An oral cancer exam is performed by a dentist or doctor to screen for signs of cancer or precancerous conditions in the mouth. The goal of the exam is to identify mouth cancer while it is in its early stages because, at that point, treatment is more effective and there is a better chance of recovery.
Most dentists perform the exam as part of a routine dental appointment. Some doctors may use additional tests to aid in identifying areas containing abnormal cells in the mouth.
There currently is not a consensus among medical organizations on whether or not healthy people without risk factors for mouth cancers need an oral cancer screening. However, as the goal of the exam is to detect mouth cancer or precancerous lesions that may develop into mouth cancer, you may want to decide with your dentist on whether the test is right for you based on your risk factors. People with a greater risk for oral cancer may benefit more from an oral cancer exam, though studies haven’t clearly proven that. Factors that can increase the risk for oral cancer include:
During an oral cancer screening, your dentist will check the inside of your mouth for red or white patches or mouth sores. He or she will also feel the tissues in your mouth, using gloved hands, to check for lumps or other abnormalities. If you wear removable dentures, whether complete or partial, you will need to remove them so that the tissues underneath can be examined.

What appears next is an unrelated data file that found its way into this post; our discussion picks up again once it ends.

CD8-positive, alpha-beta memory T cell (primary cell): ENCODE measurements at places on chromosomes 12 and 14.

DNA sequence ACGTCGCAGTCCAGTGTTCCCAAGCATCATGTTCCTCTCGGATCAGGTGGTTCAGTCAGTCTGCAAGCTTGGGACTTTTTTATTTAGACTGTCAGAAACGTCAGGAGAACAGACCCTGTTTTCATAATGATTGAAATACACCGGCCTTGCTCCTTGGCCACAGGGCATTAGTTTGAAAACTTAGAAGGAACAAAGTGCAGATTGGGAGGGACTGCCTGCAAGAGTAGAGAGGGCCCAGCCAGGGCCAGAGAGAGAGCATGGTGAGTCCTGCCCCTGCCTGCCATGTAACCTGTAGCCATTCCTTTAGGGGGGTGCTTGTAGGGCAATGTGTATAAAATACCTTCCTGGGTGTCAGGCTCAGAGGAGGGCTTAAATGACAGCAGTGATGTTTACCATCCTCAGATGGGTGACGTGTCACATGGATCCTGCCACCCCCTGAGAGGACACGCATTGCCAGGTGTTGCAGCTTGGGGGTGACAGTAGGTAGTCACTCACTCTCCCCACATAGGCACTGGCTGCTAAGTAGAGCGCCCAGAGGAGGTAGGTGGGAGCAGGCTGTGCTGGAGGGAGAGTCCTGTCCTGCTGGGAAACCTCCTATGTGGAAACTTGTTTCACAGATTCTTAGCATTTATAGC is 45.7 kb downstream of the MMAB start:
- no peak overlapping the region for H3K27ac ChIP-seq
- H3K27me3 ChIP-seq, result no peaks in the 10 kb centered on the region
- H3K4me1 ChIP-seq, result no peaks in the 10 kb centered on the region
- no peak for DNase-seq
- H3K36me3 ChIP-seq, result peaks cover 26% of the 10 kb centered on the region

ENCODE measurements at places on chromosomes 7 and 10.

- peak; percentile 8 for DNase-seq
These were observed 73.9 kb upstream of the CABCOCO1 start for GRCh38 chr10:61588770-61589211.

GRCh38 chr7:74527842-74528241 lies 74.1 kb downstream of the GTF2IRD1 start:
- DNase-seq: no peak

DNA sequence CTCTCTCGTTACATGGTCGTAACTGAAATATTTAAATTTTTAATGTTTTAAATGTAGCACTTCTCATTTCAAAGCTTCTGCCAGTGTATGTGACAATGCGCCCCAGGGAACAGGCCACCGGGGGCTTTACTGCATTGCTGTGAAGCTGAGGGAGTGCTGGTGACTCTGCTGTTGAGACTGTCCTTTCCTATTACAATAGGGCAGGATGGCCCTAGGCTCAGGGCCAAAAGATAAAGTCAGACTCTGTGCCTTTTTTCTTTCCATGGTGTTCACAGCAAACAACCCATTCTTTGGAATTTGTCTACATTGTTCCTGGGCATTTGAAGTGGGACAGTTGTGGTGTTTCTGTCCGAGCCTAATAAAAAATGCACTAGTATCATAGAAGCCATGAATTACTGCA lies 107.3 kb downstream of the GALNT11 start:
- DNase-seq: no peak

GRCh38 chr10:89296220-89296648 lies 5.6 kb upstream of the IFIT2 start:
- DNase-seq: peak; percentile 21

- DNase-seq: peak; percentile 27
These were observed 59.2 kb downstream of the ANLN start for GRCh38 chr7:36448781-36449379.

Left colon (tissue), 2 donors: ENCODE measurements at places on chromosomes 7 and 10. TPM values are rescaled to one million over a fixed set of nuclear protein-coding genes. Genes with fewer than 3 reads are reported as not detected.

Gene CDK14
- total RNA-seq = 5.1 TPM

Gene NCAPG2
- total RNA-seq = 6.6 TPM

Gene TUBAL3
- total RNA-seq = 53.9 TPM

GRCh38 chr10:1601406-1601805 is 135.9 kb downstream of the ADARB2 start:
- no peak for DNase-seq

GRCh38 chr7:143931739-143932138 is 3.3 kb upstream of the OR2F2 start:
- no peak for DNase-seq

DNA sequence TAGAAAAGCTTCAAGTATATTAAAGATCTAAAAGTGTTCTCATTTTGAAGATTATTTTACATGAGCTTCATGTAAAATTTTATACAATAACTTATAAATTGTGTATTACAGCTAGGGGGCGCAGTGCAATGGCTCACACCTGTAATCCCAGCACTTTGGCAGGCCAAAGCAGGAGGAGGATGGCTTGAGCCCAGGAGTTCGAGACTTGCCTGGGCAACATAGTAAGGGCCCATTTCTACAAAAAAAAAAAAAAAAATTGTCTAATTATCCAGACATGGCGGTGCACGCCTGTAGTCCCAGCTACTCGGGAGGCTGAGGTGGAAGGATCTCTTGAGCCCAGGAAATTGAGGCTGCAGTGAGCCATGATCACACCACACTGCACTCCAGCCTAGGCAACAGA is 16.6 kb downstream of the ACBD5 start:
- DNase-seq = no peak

Besides examining the mouth through viewing and feeling, special tests may be performed to screen for oral cancer. These include a test in which a special rinse is used. This rinse contains a specific blue dye that is absorbed by abnormal cells and cause them to appear blue in the mouth.
If anything appears out of the ordinary, your dentist may recommend a follow-up visit to see if the abnormal area is still present and/or a biopsy procedure to test a sample of cells in the area of concern. You may be referred to a specialist to receive an oral cancer diagnosis and treatment.